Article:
Role in the Turkish and Global Maritime Industry

Fig. 1
The ratio of male to female seafarers. Source: Originally published by Drewry et al. (2009); published with kind permission of © Drewry Shipping Consultants. All rights reserved

In Turkey in 2009, the registered ratio of men and women seafarers is respectively 99.95 and 0.05 %. The total number of male seafarers was 48,915, while only 210 were female seafarers (Aktug 2009). These results show that Turkey is still behind compared with the world trend in terms of women’s participation in seafaring, but rates have been rising in recent years.

Istanbul University Engineering Faculty accepted the first female students to the department of Maritime Transportation in 1992. Maritime Transportation students did not even have any information about the department’s compulsory on-board training period as a cadet, at least 12 months before graduating from school. It was only then, that they could become Oceangoing Watch-keeping Officers to work on board in upcoming years. As the interview result with Mrs. Saniye shows, when the first Turkish female maritime student commenced working on board as a deck cadet in 1993, all companies were surprised and behaved prejudicially, because of the belief that “A woman on board brings bad luck”. Four years later though, this prejudice turned into a big amount of “pride”, each day they had worked at sea.

A 24-year old Turkish female Oceangoing Watch-keeping Officer commenced her first voyage on a LPG tanker, which was a milestone in her career. It has already been very hard to work on board any type of Cargo vessel as a young lady; a LPG tanker was twice as hard. Mrs. Saniye says:

“First, when the crew and seniors see a young lady on board, they get surprised, even up to not to be able to close their mouth and eyes! It was inevitable to feel the prejudice on your actions, but after only 4 months working on board, they realized and were also surprised, that the jobs to be done under my responsibility had been performing excellent, and so a new page in the Turkish Maritime sector has been opened; ‘Attention Men! These ladies will take over your job!’.” (Mrs. Saniye, 43 years old, Sea Experience: 2 years, Working at her own ship-brokering company)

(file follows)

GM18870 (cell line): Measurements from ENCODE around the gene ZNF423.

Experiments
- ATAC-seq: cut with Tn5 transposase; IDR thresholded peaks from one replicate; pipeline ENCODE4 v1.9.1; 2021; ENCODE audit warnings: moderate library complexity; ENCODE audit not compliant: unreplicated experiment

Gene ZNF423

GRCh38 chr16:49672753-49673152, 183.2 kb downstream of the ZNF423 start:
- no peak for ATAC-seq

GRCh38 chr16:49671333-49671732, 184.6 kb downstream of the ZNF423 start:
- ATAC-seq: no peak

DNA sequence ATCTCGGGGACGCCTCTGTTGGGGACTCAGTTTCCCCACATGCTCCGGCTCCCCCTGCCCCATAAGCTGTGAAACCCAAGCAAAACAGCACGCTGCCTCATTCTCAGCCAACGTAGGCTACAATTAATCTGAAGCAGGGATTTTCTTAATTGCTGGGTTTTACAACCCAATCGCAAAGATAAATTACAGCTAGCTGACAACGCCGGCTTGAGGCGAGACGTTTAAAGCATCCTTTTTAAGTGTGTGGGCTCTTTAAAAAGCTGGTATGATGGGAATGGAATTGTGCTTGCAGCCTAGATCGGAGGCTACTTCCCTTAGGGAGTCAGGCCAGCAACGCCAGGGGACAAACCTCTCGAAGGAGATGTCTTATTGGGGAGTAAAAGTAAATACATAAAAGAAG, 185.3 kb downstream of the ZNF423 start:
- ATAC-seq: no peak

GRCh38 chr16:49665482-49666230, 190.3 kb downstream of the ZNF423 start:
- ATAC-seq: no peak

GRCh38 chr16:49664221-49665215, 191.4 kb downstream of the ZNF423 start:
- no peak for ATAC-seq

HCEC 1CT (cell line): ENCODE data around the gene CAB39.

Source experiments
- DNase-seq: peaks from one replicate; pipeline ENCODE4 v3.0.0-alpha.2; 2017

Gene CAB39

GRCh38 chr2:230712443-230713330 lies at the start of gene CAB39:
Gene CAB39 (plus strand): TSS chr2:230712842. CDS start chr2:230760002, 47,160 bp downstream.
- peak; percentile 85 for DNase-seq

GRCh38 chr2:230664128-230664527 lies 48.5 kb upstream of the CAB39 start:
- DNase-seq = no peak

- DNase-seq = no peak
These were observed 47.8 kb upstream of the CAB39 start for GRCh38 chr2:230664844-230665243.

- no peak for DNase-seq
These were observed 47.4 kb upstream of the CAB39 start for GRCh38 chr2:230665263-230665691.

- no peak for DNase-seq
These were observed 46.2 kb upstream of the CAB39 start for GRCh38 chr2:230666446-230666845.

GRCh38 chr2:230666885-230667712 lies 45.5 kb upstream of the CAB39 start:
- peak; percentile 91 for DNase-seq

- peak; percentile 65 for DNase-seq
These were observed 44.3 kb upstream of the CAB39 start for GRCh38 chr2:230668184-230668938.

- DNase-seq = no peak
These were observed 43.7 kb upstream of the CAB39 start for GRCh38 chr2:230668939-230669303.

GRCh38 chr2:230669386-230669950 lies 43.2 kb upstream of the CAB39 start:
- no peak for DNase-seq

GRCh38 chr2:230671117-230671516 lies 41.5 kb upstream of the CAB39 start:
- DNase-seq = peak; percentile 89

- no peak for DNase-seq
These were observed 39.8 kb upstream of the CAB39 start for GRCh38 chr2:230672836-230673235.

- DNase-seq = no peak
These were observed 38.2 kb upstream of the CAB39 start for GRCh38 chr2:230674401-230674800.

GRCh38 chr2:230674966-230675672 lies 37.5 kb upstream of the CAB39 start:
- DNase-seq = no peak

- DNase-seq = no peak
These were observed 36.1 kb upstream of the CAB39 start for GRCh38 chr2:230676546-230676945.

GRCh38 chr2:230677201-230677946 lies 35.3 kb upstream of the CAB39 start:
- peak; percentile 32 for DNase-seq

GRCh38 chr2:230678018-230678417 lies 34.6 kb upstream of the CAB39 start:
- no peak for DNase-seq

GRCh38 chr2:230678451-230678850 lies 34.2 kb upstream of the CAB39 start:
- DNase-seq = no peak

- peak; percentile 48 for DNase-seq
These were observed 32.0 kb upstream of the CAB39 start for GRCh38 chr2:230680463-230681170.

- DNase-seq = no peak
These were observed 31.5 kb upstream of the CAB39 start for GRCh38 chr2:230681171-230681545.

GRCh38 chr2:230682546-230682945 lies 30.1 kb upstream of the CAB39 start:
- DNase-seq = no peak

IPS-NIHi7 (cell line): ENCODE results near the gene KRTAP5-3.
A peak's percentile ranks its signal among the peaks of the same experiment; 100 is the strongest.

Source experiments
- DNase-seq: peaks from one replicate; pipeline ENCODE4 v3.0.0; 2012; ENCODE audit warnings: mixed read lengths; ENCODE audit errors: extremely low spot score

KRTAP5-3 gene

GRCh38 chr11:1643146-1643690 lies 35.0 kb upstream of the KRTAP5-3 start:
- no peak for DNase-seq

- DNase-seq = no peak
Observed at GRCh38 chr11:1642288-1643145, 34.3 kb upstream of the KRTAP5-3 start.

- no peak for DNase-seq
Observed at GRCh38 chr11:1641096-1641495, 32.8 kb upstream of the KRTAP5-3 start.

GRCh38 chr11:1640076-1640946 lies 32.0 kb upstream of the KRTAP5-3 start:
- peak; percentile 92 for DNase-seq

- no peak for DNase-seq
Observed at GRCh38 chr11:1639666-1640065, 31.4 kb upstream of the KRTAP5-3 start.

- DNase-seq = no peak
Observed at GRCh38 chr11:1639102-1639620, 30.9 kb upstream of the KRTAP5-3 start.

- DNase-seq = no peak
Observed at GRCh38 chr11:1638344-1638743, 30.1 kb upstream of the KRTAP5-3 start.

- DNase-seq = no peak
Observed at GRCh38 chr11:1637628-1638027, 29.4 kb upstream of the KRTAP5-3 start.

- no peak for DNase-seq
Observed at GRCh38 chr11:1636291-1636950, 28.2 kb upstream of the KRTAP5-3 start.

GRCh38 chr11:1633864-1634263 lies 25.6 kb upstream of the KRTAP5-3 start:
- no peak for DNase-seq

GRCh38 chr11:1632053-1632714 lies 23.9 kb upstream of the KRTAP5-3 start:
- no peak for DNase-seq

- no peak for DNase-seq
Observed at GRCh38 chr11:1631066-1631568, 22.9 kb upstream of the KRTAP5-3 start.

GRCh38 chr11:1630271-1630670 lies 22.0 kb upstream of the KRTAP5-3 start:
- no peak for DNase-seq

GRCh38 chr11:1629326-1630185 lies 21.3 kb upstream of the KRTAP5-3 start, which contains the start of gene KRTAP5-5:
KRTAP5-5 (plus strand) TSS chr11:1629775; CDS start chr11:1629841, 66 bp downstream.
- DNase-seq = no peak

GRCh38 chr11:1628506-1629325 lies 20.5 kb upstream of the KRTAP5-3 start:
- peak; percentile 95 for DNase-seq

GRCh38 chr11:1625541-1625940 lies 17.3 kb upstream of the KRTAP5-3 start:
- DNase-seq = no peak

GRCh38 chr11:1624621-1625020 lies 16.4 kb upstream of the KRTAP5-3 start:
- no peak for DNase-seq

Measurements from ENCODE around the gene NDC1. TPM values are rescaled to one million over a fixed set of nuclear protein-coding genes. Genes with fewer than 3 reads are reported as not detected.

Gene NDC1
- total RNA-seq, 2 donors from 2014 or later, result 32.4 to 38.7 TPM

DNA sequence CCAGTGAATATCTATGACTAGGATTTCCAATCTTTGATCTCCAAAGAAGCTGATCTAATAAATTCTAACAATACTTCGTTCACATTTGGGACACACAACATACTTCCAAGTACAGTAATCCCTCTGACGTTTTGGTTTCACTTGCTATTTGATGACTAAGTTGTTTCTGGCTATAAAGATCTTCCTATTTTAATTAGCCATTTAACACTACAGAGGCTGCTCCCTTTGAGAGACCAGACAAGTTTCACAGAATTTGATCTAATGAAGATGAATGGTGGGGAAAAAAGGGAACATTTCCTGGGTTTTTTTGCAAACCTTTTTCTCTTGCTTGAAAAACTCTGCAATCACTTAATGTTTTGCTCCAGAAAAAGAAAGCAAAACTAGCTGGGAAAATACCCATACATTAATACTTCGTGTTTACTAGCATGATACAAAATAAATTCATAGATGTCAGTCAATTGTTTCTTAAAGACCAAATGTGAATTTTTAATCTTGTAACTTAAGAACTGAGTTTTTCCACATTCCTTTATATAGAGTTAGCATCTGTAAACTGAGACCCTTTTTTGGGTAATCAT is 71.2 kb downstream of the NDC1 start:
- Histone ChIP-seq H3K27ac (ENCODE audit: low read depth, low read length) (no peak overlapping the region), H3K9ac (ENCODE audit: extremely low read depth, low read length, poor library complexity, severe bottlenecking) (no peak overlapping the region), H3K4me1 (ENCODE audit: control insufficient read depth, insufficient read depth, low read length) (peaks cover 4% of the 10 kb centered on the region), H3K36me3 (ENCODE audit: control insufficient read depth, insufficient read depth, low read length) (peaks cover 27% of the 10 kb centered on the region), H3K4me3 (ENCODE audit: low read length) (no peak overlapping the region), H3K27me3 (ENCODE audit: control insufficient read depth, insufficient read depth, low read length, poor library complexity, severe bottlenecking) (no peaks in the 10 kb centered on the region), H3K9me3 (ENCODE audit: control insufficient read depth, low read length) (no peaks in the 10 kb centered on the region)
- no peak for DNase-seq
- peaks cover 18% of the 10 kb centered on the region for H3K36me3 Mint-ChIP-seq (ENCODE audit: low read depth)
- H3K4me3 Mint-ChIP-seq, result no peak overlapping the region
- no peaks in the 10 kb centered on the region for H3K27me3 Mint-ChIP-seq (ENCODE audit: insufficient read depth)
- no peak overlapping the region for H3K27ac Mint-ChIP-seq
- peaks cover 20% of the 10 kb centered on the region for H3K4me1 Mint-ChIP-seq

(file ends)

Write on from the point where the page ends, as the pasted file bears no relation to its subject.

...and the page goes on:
The first women officers in Turkey became the first women Masters, year by year of their sea going experiences, on all oceans around the world. They did this against prejudice and various obstacles that occurred in their promotions. Stepping up their career paths so fast, opened doors to a new generation of young women: “Why only be a Master? What about being a Chief Engineer?

In 1997, the Yildiz Technical University Naval Architecture and Marine Engineering Department, had accepted only one female student, who graduated in 2002 and started to work on board as the first female Engineer Officer on cargo ships, even on coasters. Mrs. Bahtiyar says:

They got surprised when they first looked at me; surprised at twice when they heard that I am an Engineer Officer and will work on board as a 3rd Engineer. My first cadet vessel, a 1500 DWT coaster chemical tanker, had a very small cabin, working and living area for only 20 crew, and unfortunately no bathroom in the cabins; so the bathroom had been used in common by all crew except me. Luckily, the Chief Engineer gave me his cabin and bathroom during my training period, and he lived like a cadet when I was living comfortably in a Chief Engineer’s luxurious life on board as an Engineer Cadet.

Being the first Turkish woman third Engineer, paved the way to being the first woman second Engineer for Mrs. Bahtiyar, within 2 years sea experience. By the achievements in her career at sea, she became popular in Marine Engineering and was offered many land-based jobs such as being the Designated Person Ashore, Technical Manager and Technical Superintendent as a Marine Surveyor through her excellent working references. The decision of leaving sea was very hard for a young woman that is addicted with her whole energy and love to the engineering job and working at sea; except a “health” reason which could not be underestimated in her situation. Health issues forced Mrs. Bahtiyar to choose a land-based job, to marry and to change her life.

As a third and most popular case for female students, acceptance to Maritime Faculties first occurred in 1999 at the Istanbul Technical University Maritime Faculty. When the first female students of the faculty graduated in 2004, all chose to go to sea and aimed to be Masters or Chief Engineers. Female students’ percentage in the faculty has increased year by year, because maritime jobs had become popular as an opportunity for male and female students. In 2007, the faculty gave diplomas to 30 females and they began to work on Turkish and Foreigner Companies’ Cargo vessels, even as still young and unexperienced officers. In 2014, the faculty had a total of 118 female students in the Marine and Engineering Departments (Istanbul Technical University 2012) and have over 250 female alumni, who cover the biggest percentage of the Turkish Maritime Sector (Basar 2013).

3.2 Working Conditions and the Period of Turkish Women at Sea

According to survey results, 48 % of women seafarers choose to work on board until the maximum age of 30–32, with an average 6–7 years sea experience (Table 1).

Table 1
Working areas of women seafarers and average sea experiences

The number of women

Percentage (%)

Average sea experience

On-board jobs



6–7 years

Land-based jobs



1–3 years

Academic jobs



1–5 years




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